The BLAST team. Credit: Mark Halpern
By Margaret Harris
Things are not going well for the astrophysics “balloonatics” at the bottom of the world. After weeks spent waiting for decent weather, their Balloon-Borne Large Aperture Submilimeter Telescope, or BLAST, has hit a stumbling block. Fairly literally, in fact: the fragile, sensitive instrument has just slammed into the truck being used to launch it. “Oh, you’re (expletive) kidding me,” someone cries in the background, as the stricken telescope sways gently beneath its balloon in the still Antarctic air.
“Step by tedious step, we stumble away from abject failure,” says Barth Netterfield, a Canadian astrophysicist and co-star of the feature-length documentary BLAST, which chronicles the 18 rocky months leading up to the equally rocky launch of the telescope. “And that’s on a good day.” It’s a statement that will bring grimaces of recognition to many an experimentalist’s face, and as a summary of the film, it’s as good as any. If you’re reading this as a PhD student, and your experiment is not going well, take heart: at least it isn’t scattered over a 120-mile stretch of frozen wilderness, with the bulk of it halfway down a crevasse.
Few films about science manage to capture this sort of thing. Both principal investigator Mark Devlin of the University of Pennsylvania and his filmmaker brother Paul are to be commended for including these nitty-gritty details in the film, which is currently making the rounds of independent festivals in Canada (the next showing is at the Whistler Film Festival on 5 December) and elsewhere as part of the International Year of Astronomy in 2009. It’s not all gloomy, either, although there’s a certain gallows humour even in the film’s lighter moments. When an earlier launch in Sweden is plagued by bouts of rain, for example, we see members of the team taking turns to crunch numbers on a “weather calculator”. This is a large foam dartboard with possible launch dates and weather conditions distributed on its surface. The project’s meteorologists are not amused.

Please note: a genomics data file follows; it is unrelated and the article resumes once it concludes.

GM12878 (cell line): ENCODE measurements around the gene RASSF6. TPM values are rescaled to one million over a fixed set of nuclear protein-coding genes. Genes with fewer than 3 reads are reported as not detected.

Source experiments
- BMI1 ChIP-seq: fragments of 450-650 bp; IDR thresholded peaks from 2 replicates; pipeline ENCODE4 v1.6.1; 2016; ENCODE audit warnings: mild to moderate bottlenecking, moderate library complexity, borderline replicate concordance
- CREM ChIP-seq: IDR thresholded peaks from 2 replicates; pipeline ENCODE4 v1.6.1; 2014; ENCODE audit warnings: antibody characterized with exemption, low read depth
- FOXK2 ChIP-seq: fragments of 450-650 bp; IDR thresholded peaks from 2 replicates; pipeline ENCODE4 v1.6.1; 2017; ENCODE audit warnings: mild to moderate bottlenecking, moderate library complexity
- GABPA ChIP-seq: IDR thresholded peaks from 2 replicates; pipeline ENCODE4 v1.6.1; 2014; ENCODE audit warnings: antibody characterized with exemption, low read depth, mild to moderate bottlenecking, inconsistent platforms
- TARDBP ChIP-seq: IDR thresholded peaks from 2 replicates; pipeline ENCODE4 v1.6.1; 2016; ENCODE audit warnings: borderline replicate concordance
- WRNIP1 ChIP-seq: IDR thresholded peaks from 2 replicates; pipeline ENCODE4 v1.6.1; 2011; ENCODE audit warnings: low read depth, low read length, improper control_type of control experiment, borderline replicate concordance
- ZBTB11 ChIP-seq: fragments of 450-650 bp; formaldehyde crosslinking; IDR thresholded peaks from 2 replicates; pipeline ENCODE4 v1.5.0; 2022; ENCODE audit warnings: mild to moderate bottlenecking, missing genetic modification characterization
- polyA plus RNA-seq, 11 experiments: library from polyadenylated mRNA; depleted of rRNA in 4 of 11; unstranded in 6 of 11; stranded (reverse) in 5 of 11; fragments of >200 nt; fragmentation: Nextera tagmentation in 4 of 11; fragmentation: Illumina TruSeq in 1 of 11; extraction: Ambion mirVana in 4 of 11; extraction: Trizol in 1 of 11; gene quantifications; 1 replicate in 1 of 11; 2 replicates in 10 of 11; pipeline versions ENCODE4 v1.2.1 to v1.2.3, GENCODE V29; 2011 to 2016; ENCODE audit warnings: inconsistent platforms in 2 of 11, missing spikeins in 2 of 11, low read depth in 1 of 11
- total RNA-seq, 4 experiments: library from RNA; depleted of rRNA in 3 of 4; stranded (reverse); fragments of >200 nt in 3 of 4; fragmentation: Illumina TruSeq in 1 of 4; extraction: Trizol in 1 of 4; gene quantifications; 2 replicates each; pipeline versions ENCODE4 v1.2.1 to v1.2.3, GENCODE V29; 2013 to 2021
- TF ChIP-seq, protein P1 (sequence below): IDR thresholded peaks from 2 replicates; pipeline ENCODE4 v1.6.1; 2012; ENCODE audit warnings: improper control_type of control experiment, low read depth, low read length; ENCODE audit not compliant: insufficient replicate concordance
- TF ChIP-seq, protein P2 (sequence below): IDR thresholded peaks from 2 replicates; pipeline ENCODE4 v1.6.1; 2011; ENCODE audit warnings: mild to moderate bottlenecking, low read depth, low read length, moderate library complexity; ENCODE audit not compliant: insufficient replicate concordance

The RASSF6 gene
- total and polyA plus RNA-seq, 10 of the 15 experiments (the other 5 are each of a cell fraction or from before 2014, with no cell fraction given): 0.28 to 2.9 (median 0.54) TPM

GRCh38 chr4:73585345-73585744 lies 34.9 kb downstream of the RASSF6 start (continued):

Unfortunately, the astrophysical rationale for BLAST gets rather lost along the way. We are told that they are gathering data on very old galaxies, but despite several interludes in which various project scientists attempt to wax lyrical about the early universe, it’s never entirely clear how the various bits of kit attached to the balloon are meant to do this. Because much of the film’s dramatic tension is bound up with wondering whether the project will actually work, there is little room for discussing what the results indicate – if, indeed, they indicate anything at all.
As a duct-tape-festooned chronicle of what real experimental science is like, however, the film is far more interesting than your average wide-eyed astrophysics documentary. As such, the scientific gaps are an annoyance rather than a deal-breaker. BLAST may not live up to its promotional literature (its tag line is “your universe will never be the same”, yet mine is mysteriously unchanged), but it nevertheless offers a fascinating glimpse into life as an astronomer at the ends of the Earth.